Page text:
First full day in Bangkok

Breakfast in a hotel was just that – a typical hotel breakfast. Nice and I did get to try some new fruits. Rose-apple and dragonfruit (which when out of the skin looks more like Dalmatian-fruit) both pass muster. The fruits and fruit juice over here are fantastic. Fresh, juicy, tasty and in much greater variety than back home. If you get a drink in a bar, it’s made from fresh pulped/crushed/juiced fruit and you can really taste the difference.

We made our way to Saphan Taksin on the Chao Praya River by Skytrain. This is the city’s rapid transport system (it also has a subway) which opened in 1999. It’s fast, frequent, clean and cheap. The traffic was even worse before it opened, though chaos while it was being built as the track follows the major roadways through Bangkok. This, apparently, is because when a person in Bangkok buys a property, they buy the land it is on and all the land below. Therefore the laws would have to change and masses of money spent to build underneath properties or to buy them out for building on. The land owned by the transport authorities (i.e. the roads) was used instead.

A one-day pass for the Skytrain is 100Baht. At the time of writing this is roughly £1.40, and for the quality of service is outstanding compared to the rubbish we have in the UK. Of course, to a Thai this may seem pricey.

Once at the river, we opted for a small long-tail boat trip around some of the canals to look at the buildings, houses and so on. The water is filthy, it has to be said. Yet as you plough round, you see children playing in it and adults using it to wash. Tim spotted one snake swimming around as well. Lou almost experienced the river close up and personal as she slipped backwards getting into the boat. That would have utterly spoiled our day as nobody was videoing at the time. What a (potentially) wasted opportunity for &pound250 from You’ve Been Framed.

We made one stop on the way round where we paid 20Baht for a large loaf of bread each with which to feed catfish. The water round the boat turned into a slippery seething cauldron of open mouths, Tim even managing to feed them by hand. Catfish don’t look scary until you realise they can jump a bit and you’re surrounded by roughly 500 of them. The Thais have clevery managed to create a small industry whereby Farang (foreigners) pay money to feed their livestock for them. Which they then catch, slaughter and serve to farang in restaurants. A smart way to increase your income and save work at the same time!

Some of the buildings on the way round were stunning – because of the “how can people live like that?” factor and also from the “wow – how luxurious” factor. One thing about Bangkok is that there’s very little division (geographically at least) between the classes. People in shacks live next to people in 7-bedroom classically-built villas. Skyscrapers are next to temples. The architecture is varied but in all cases eyecatching in some way. Stupidly tall and glorious, or a miracle of hodge-podge; metal sheeting bolted to wood leaning on some old framework that gravity seems to have ignored, at least for the time being. There’s more diversity here than I think I have ever seen in one place before.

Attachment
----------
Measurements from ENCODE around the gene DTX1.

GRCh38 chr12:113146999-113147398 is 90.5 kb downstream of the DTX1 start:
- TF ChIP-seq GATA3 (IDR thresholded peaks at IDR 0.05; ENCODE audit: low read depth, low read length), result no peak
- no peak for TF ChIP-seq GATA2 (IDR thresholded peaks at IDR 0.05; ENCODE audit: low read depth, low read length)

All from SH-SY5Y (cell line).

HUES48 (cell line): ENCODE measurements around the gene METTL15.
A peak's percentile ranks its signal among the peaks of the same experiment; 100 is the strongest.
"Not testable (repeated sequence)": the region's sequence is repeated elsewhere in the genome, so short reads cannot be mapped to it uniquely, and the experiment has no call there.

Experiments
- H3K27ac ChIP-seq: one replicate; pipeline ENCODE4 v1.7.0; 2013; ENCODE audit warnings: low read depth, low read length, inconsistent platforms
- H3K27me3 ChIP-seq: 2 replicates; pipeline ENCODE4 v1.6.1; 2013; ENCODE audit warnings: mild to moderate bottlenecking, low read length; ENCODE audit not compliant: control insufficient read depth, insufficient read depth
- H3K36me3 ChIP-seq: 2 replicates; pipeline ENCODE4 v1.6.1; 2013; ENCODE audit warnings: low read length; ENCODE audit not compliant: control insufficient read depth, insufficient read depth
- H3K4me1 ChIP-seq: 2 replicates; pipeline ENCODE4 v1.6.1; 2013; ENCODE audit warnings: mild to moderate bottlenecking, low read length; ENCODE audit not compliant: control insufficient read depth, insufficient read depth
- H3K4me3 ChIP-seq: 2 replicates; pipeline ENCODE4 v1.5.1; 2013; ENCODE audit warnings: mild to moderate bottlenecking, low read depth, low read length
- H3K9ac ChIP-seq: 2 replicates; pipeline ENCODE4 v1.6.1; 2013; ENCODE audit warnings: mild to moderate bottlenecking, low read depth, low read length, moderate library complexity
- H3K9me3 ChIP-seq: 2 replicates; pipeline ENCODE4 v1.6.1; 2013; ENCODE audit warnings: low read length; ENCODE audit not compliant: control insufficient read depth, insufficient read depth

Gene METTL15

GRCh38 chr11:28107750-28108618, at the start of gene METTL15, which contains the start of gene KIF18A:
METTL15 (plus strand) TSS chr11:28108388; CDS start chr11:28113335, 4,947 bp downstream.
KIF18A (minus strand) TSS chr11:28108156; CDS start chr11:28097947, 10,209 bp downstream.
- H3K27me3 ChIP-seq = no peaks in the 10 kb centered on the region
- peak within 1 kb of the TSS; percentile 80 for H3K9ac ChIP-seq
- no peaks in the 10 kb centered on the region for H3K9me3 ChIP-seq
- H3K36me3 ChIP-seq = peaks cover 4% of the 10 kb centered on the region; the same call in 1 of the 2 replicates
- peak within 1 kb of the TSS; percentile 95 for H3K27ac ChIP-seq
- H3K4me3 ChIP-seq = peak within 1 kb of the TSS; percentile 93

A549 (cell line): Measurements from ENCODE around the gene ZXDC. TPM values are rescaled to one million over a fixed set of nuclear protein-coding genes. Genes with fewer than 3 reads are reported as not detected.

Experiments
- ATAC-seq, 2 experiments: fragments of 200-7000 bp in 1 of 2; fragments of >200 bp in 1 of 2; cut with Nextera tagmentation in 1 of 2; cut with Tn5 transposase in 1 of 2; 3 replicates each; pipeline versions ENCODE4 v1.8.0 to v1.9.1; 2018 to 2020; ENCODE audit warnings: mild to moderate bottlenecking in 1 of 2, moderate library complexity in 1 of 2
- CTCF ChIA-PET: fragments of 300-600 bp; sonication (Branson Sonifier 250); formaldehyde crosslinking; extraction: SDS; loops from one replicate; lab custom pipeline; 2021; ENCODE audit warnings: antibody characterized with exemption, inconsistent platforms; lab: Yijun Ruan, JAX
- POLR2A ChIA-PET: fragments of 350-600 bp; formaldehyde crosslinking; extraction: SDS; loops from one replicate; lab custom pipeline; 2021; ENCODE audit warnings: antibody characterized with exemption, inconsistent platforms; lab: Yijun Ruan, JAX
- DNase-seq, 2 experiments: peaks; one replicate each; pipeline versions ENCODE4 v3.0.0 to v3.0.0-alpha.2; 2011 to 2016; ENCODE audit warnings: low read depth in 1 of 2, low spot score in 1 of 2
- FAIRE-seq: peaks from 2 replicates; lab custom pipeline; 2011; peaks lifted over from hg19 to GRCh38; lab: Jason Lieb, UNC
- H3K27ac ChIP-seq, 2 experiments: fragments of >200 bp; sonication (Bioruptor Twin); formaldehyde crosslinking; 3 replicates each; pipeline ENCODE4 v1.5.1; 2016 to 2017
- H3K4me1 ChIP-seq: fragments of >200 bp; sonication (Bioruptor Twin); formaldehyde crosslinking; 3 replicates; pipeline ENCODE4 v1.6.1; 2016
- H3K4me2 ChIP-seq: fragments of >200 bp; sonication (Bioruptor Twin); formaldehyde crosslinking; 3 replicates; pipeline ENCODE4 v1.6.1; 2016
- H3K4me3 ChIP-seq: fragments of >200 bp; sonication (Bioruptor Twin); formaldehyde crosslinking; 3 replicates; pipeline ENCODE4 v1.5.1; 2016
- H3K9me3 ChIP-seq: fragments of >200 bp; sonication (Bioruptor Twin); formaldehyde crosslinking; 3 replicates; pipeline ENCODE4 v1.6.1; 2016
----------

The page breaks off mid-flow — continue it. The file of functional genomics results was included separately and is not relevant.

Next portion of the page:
Another thing that’s noticeable is the extent to which Western culture has seeped in. Partly, it’s beneficial as it brings in tourists and gives them a little bit of familiarity. Conversely, it spoils things a bit when you can’t walk down a street without seeing BK, KFC, Dunkin’ Donuts, Boots, Tesco, 7-Eleven…

The Thais are also a 90% Buddhist nation (5% Christian and 5% Muslim, the latter mainly in a small area in the south of the country), which means they don’t harm animals for any purpose other then eating them. This is shown by the number of dogs and cats wandering around that are utterly oblivious to the constant flow of people. They don’t walk up begging for food, act savagely or run away scared. They’re just so used to people and generally will just lie in a corner and watch the world go by, unlike in the UK where chances are a stray dog has been abused and will attack or flee.

Dinner this evening was in the Bull’s Head (Lou’s cousin Joy’s western pub) which was rather nice. We then just got wasted and retired for the evening.

This week is becoming rather expensive on the food front! Oh. And the beer.

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